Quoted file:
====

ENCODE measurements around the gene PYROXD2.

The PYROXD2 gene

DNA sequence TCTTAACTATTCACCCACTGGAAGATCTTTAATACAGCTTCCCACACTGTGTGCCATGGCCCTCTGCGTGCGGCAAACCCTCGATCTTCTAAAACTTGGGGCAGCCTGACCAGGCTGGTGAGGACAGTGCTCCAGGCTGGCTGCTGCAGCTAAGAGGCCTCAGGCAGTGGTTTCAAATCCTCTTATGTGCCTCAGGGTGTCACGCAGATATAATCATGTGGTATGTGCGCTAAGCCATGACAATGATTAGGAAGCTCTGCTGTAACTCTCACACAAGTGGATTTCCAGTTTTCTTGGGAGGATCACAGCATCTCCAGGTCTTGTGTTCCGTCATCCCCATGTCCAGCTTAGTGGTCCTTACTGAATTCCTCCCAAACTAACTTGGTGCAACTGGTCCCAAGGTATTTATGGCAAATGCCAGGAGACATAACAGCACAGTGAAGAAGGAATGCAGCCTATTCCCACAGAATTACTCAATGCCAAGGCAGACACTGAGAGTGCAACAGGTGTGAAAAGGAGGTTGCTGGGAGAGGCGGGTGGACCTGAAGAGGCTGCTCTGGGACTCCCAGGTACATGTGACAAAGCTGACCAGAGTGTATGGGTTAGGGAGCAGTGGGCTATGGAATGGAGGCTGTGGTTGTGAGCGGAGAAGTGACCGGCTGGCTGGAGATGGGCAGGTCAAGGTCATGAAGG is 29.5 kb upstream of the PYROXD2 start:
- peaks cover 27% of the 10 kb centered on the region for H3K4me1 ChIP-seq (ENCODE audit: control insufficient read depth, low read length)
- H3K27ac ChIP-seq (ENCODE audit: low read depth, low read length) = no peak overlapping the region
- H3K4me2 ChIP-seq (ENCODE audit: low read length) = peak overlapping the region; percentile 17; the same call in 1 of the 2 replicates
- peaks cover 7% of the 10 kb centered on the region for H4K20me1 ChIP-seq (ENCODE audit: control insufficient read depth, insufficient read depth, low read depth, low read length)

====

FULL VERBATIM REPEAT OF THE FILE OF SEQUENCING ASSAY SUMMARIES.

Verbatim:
ENCODE measurements around the gene PYROXD2.

The PYROXD2 gene

DNA sequence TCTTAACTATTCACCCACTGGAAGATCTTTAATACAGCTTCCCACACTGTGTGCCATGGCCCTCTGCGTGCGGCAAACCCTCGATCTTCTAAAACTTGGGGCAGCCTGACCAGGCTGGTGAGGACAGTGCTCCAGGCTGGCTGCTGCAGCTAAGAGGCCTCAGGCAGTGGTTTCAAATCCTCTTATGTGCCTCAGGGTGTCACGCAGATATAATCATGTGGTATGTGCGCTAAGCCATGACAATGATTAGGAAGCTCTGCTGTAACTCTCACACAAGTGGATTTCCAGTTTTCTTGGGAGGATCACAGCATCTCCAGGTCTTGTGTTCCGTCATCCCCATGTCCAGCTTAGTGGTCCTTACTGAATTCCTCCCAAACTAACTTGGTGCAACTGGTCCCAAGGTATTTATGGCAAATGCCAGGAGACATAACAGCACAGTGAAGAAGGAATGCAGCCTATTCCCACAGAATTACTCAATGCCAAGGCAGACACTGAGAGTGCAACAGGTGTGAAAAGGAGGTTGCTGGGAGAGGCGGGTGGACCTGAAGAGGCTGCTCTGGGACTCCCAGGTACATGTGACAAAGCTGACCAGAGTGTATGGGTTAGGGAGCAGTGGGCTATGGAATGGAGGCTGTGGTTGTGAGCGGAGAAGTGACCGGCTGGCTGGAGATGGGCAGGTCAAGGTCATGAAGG is 29.5 kb upstream of the PYROXD2 start:
- peaks cover 27% of the 10 kb centered on the region for H3K4me1 ChIP-seq (ENCODE audit: control insufficient read depth, low read length)
- H3K27ac ChIP-seq (ENCODE audit: low read depth, low read length) = no peak overlapping the region
- H3K4me2 ChIP-seq (ENCODE audit: low read length) = peak overlapping the region; percentile 17; the same call in 1 of the 2 replicates
- peaks cover 7% of the 10 kb centered on the region for H4K20me1 ChIP-seq (ENCODE audit: control insufficient read depth, insufficient read depth, low read depth, low read length)